If this wasn’t a dream—which she was leaning towards, now, that the shiny wonder had worn off—then the future could be very bleak. Maybe it would be better to go home, deal with Mom. Better Mom’s shrill haranguing than starvation or dehydration or being picked off by a predator.

Plus, at the least the forest had those berries. The field was empty, all the way until the buildings. She hadn’t even seen a rabbit or deer in hours, not that she’d be capable of hunting or killing one if she did.

By dusk, she had never been hungrier or thirstier. The forest was still far away, the mountains further, and she really wanted to be home.

And then it started to rain. Lorelai stopped, letting the water course down her face, along her neck, soaking her hair. It was perfect, just perfect—on top of everything else, now she’d be wet.

Lorelai sank to her knees, covering her face with her hands. “I want to go home,” she whispered. “Time to wake up, now.”

Nothing happened, of course. She wasn’t dreaming.


Dawn came, sunlight shining down on Lorelai huddled in the middle of the field. She’d cried herself into exhausted sleep and dreamt desperate dreams. The ground was hard, except where the rain had turned it into mud—that part was sticky and cold. Lorelai had never been so miserable.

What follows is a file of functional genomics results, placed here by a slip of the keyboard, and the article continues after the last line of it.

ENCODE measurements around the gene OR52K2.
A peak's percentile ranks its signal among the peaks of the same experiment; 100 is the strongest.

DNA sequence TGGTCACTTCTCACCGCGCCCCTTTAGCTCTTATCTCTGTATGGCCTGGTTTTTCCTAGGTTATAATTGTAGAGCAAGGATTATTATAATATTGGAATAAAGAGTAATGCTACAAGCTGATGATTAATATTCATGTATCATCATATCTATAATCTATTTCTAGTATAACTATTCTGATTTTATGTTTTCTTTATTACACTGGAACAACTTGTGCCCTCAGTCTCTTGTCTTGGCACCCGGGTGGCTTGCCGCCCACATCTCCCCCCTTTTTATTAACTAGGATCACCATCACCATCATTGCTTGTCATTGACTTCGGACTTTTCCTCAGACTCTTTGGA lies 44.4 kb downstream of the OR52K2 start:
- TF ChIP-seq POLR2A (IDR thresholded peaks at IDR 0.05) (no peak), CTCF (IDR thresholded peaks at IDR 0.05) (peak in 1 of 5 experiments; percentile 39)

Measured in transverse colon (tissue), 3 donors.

She rolled to her feet and looked to the left, towards the forest. Nothing had ever seemed so far away. To the right lay the mountains, with the little town at the foothills, even further away.

It had been a dream, a fervent hope granted, and now it was a nightmare. Except worse than a nightmare, because she couldn’t wake up.
“Wake up,” she whispered, pinching her arm and biting her lip. “Wake up.”

Nothing. Again, nothing. She sobbed, doubling over and clutching her belly, which grumbled. She was hungry, so hungry.


Lorelai whirled around at the voice, a young-sounding male. No one was there except a black horse.

“Are you lost, Daughter of Eve?” the same voice asked, and the horse’s lips moved.

“Wh-what?” Lorelai backed up a step. “Did-did you just talk?”

The horse raised his head and snorted. “Of course I did.”

She stared, mouth open. The horse flicked his ears and moseyed forward. “Well? Are you lost?”

Lorelai blinked, reassessing her decision that everything was a dream. “Yes,” she said faintly. “I think I am.”